SALT LAKE CITY, November 6, 2012—Just over a year ago, this column splashed onto the scene with the assertion that President Obama would lose re-election by a wide margin.
“Rich Like Me” stands behind that prediction with confidence.
In a brief answer to the simple question of who would win, I wrote last night that it would be Romney, needless to say. But now I can go into length about why that will be the case, and probably with many votes to spare.
Much has been written this election season about polls and high-powered mathematical models.
I’m sticking with my gut. Not to understate the polls (they look better for Romney than for Obama), but they often misstate the obvious: President Obama has failed, and people know it.
America simply won’t re-elect a failed president.
Let’s take a look at the reasons offered last August to see if any of the election fundamentals have changed. In that debut entry, I wrote:
1. The electoral map favors the GOP. Regardless of what the two major candidates do, the map is the map and demographics are largely immovable. When correcting for the wild, and impressive, swings in favor of Obama and the Democrats in 2008, the map that gave George W. Bush two terms is even more solidly red. We are seeing that now, with North Carolina, Florida, Indiana, Colorado, and even Virginia going to Romney rather easily.
Iowa and Nevada may even go back to the GOP, if Pennsylvania is too close to call and Virginia and New Hampshire are called early in the night.
2. There is no way that Obama can recreate the enthusiasm that swept him into office four years ago. It’s like asking a sprinter to set another world record five minutes after he just ran the fastest time ever. Blacks will vote for him, but a few will defect on the margins, and many more will fail to show up at the polls. Ditto for Hispanics and young people, only in greater numbers.
What I failed to foresee was the mass of women voters who would defect this time around. The president’s hyper partisanship and juvenile campaigning have turned many away. All of this points to an enormous erosion of independent support for the president. He won indies by a margin of eight percentage points. Today, Gallup has that margin totally erased. Other polls have shown Romney to lead by as many as ten points.
3. “Finally, there are the brutal facts of reality with which the president must deal,” said the sage author last year. Those fact have become even worse for the president. Barack Obama simply could not explain away his poor record on the economy and jobs, and was forced to defend Obamacare until the bitter end. He became the most partisan president in history, impugning his opponents with the most sinister of motives. He failed at nearly everything he set out to do, save killing Osama bin Laden.
Without a record worth defending, Obama went about demonizing Mitt Romney. It hurt him, flaking away the thin veneer of Hope and Change that remained, revealing a deeply bitter Chicago politician.
How will the dominoes fall? Well, Romney will start very early tonight with 223 electoral votes, including his 191 safe states across the land, and those from New Hampshire, North Carolina, and Virginia. Florida will be called just after 9:00 Eastern when it is apparent that no break for Obama will come from the panhandle, raising Romney’s total to 252 before polls close in the Midwest.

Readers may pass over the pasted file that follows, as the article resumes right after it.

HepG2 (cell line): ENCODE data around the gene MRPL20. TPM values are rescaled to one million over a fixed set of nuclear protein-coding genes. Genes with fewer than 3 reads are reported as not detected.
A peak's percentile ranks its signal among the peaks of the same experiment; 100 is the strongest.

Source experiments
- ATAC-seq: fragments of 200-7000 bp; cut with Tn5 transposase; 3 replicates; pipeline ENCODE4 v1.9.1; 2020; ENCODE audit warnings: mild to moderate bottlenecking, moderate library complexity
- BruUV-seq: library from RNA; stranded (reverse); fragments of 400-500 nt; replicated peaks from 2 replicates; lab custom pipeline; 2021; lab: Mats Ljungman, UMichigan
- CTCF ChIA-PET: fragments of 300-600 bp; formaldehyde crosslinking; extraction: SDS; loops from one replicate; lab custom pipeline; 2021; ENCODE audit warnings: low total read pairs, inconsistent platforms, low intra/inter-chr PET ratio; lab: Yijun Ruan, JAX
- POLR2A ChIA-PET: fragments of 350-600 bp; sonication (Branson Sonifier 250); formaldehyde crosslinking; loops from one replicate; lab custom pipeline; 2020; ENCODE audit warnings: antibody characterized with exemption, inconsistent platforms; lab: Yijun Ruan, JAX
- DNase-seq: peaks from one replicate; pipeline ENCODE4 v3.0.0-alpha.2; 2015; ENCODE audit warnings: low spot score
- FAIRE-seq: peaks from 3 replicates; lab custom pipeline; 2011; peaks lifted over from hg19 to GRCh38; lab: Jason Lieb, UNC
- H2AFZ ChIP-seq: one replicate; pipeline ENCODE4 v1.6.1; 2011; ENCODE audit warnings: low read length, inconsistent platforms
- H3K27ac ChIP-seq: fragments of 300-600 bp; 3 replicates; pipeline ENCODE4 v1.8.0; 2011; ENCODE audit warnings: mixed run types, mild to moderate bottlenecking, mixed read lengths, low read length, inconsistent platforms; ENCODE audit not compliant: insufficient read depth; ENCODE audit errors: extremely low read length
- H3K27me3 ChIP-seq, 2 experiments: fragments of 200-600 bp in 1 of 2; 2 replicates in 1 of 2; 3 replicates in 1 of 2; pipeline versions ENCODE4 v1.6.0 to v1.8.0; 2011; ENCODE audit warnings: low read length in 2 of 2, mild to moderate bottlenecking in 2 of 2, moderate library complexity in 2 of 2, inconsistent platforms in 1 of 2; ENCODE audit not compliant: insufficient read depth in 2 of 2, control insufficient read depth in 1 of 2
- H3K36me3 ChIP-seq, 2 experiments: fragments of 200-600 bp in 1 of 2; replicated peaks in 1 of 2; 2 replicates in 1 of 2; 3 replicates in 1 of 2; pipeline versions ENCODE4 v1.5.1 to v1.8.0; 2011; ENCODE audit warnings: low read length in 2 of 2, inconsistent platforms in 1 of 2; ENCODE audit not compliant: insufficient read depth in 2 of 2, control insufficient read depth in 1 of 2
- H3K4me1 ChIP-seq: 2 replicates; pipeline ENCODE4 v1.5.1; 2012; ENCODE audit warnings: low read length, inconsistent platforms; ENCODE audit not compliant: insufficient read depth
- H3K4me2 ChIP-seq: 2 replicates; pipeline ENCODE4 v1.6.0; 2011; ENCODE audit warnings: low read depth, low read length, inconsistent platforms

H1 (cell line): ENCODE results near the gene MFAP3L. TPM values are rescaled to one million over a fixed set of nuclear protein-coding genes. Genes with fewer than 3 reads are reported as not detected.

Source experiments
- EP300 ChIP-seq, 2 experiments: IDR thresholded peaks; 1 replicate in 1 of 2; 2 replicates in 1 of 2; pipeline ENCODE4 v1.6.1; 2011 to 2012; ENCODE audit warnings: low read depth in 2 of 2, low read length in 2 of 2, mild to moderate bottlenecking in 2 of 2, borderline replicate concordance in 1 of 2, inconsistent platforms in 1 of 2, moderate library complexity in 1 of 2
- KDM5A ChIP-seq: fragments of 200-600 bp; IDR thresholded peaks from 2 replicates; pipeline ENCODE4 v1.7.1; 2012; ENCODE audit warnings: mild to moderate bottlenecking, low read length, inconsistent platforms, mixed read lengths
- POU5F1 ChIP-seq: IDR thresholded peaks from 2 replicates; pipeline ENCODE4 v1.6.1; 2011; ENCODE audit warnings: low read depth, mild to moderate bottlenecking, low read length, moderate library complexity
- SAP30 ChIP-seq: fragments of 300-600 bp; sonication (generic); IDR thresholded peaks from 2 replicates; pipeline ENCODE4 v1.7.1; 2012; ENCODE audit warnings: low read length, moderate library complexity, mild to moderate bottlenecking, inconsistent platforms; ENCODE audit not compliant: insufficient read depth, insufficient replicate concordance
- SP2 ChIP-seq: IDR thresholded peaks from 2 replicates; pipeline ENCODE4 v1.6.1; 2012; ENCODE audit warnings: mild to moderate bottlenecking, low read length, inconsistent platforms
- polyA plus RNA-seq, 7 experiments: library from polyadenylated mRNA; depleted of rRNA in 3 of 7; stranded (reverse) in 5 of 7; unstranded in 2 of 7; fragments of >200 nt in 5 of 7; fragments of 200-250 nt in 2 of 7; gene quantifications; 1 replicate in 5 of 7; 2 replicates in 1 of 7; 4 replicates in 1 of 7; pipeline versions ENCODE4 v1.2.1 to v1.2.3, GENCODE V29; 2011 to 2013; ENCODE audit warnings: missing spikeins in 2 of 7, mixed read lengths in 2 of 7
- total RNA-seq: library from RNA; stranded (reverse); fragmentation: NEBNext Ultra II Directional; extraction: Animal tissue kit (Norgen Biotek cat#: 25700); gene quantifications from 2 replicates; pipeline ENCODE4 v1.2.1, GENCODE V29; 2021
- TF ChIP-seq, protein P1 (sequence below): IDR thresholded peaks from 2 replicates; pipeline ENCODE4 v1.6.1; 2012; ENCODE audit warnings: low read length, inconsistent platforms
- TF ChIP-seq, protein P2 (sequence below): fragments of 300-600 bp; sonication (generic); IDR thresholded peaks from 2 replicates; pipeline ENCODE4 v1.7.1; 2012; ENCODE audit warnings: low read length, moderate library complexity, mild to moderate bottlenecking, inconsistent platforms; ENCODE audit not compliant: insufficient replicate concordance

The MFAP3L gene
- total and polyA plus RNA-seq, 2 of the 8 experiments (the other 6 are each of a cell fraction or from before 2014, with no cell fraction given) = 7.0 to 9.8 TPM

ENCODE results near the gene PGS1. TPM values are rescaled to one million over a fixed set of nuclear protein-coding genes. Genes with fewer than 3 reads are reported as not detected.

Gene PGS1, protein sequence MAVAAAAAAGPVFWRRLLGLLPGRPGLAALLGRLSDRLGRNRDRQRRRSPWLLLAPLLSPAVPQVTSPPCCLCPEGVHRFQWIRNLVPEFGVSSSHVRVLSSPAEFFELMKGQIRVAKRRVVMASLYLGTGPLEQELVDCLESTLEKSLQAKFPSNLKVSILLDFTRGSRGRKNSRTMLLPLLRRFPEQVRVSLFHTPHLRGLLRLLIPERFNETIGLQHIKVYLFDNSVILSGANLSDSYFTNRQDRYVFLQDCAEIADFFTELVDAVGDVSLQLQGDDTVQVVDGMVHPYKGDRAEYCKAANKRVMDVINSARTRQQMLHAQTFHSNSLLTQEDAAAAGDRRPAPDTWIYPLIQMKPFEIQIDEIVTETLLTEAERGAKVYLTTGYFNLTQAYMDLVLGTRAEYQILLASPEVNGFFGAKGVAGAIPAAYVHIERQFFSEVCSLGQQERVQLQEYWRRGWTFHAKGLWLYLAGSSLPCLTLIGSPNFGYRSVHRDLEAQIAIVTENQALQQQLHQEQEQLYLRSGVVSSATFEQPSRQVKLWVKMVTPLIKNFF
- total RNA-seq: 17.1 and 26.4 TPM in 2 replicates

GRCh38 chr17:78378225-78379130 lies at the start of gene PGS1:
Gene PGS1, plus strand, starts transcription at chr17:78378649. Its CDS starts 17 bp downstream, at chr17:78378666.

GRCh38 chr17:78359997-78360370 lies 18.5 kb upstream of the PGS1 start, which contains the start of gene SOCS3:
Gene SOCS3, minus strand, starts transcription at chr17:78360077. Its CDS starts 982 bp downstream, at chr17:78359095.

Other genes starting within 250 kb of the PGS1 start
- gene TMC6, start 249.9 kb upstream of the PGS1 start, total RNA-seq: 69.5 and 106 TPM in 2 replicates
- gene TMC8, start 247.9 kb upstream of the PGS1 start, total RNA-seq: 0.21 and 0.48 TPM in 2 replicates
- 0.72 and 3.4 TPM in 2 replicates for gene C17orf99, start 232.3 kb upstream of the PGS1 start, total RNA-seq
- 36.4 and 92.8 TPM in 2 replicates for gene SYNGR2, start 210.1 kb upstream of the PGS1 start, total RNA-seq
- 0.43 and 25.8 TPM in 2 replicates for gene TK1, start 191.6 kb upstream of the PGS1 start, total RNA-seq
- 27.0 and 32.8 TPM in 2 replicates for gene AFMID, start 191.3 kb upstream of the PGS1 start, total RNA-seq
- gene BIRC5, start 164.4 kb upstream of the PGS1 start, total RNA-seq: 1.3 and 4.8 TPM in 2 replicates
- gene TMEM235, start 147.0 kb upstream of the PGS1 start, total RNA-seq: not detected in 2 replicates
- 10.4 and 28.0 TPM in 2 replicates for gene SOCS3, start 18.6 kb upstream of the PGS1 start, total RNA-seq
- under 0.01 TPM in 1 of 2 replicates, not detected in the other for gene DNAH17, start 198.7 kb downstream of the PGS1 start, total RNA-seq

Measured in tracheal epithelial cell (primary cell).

Meanwhile, Pennsylvania will be too close to call, depressing Democrats in later time zones, and enthusiasm will build among Republicans voters out west.
Ohio will fall in the GOP column much more quickly than anyone expects, as Pennsylvania counts votes. It is simply improbable that the president retains Ohio, which he won by four points in 2008, and lose Virginia which he won by more than six. An eight point swing in the Old Dominion will translate to a fairly easy win in the Buckeye State. Romney will thus secure the win without the need to consult Wisconsin voters.
Nevertheless, the Badger State will want to be heard and reward its native son with a resounding endorsement for the vice presidency.
President Obama will concede the race before that even happens, seeing that the margin of victory will be far beyond the reach of his lawyers.
Iowa, soon after, will get called for Romney, bringing his electoral vote haul to 286. Colorado might be the last state to added to the Republican column, but the drama will ensue in senate races across the country—in Arizona, Nevada, and a close one in Wisconsin.
All factors considered, Romney might be able to run up the score if Pennsylvania finally comes through. If that happens, the challenger might even be able to claim Nevada by the end of the night.
Back in August 2011, this column declared that it would not be close.
We’ll know in a few hours.
Rich is a teacher and a soldier. In addition to writing the “Rich Like Me” political column at the Washington Times Communities, he is the author of Nine Weeks: A Teacher’s Education in Army Basic Training; Tunnel Club; and Not Another Boring Textbook: A High School Students’ Guide to their Inner Conservative.
He writes about Salt Lake City and the World in the Food and Travel section.
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